Diagnosing Liver Disease

Liver Biopsy

A liver biopsy is a medical procedure used to remove a small piece of liver tissue so doctors can examine the liver’s condition.

Why is a liver biopsy done?

When other tests indicate that your liver may not be working properly, your doctor may want to do a liver biopsy to more accurately learn the condition of your liver.

A liver biopsy is an accurate way to learn the condition of your liver. A liver biopsy helps:

  • diagnose liver disease and the stage it is in;
  • detect cancer and infections; and
  • provide reasons for liver swelling or abnormal levels of liver enzymes.

How do you prepare for a liver biopsy?

Before the biopsy, your doctor will take blood samples to make sure your blood clots properly. You will not be able to eat or drink anything for eight hours before the test.

It is important to tell your doctor:

  • all the medications (prescription, non-prescription, supplements) you are taking
  • bleeding problems you may have
  • allergies you may have
  • if you are pregnant

Your doctor also may give you additional instructions regarding your medications.

How is the liver biopsy performed?

A liver biopsy is done at a hospital and can be performed in the following ways:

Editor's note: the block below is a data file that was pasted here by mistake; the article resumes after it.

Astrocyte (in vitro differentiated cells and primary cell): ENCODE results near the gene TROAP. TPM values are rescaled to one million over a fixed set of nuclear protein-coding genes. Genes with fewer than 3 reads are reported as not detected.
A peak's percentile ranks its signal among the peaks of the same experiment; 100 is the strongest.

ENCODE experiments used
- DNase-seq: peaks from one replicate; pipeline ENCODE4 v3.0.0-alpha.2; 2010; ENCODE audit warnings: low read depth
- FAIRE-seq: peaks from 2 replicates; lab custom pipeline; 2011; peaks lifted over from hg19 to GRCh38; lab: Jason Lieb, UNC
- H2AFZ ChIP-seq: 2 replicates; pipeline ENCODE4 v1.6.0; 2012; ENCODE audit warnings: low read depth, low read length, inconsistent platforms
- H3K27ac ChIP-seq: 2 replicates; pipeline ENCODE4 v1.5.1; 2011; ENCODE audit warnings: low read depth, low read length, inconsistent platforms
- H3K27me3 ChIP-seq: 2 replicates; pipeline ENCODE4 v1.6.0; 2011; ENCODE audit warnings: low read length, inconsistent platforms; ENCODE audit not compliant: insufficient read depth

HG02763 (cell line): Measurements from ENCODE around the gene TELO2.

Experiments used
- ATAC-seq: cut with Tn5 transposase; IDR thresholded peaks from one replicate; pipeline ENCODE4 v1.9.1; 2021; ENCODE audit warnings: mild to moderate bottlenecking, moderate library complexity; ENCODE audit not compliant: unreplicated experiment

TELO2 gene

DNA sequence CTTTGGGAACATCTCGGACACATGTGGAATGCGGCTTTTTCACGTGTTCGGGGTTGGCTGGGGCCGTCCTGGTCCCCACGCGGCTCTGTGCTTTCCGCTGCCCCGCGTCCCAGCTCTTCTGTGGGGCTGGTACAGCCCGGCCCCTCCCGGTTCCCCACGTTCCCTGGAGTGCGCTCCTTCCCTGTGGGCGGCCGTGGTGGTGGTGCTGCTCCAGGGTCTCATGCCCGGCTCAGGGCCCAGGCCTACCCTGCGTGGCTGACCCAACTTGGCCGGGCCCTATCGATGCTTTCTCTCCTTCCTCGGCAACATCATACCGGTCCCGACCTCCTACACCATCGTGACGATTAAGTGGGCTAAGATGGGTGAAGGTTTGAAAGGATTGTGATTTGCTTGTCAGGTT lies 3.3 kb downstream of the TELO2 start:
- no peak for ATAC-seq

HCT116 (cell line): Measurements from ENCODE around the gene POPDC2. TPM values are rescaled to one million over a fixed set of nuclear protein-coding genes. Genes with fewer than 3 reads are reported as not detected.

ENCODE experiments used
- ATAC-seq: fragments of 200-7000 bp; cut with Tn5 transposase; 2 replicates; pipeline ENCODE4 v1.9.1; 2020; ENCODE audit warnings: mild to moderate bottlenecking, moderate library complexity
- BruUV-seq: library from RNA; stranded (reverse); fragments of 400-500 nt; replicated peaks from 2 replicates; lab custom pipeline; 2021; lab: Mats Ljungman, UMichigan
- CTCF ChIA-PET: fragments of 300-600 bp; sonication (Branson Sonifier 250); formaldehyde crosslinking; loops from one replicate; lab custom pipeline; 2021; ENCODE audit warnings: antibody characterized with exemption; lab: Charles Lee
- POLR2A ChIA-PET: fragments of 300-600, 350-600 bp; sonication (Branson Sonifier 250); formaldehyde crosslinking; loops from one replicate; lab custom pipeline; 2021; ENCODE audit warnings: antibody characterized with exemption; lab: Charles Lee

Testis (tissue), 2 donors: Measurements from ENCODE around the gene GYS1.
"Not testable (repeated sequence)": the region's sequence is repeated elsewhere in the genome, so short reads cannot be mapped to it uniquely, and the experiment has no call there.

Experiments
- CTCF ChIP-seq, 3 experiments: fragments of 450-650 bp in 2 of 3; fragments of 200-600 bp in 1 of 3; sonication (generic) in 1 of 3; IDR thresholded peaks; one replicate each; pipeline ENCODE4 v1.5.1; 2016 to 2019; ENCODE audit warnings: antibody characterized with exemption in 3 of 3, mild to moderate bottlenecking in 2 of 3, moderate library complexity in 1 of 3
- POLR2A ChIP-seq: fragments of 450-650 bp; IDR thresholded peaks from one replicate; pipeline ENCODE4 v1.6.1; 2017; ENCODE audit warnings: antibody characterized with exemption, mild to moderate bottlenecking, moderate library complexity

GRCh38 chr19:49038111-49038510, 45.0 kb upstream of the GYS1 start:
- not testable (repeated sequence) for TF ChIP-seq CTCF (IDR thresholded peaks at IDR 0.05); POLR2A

You will be asked to lie on your back with your right hand above your head. After injecting a local anesthetic to numb the area, a doctor will make a small cut in your right side near your rib cage and insert a needle to get a tiny sample of your liver tissue. An ultrasound image of your liver may be used in the process to help guide the needle. You will need to stay very still during the process and will need to hold your breath for five to ten seconds when the needle is being injected. You may feel pressure and a dull pain. The entire procedure lasts about twenty minutes.


Your doctor will insert a tube called a laparoscope through a small cut in your abdomen. The laparoscope sends images of your liver to a monitor. Your doctor watches the monitor and uses instruments in the laparoscope to take tiny tissue samples from your liver. The laparoscopic method is used when your doctor needs tissue samples from a specific part of your liver.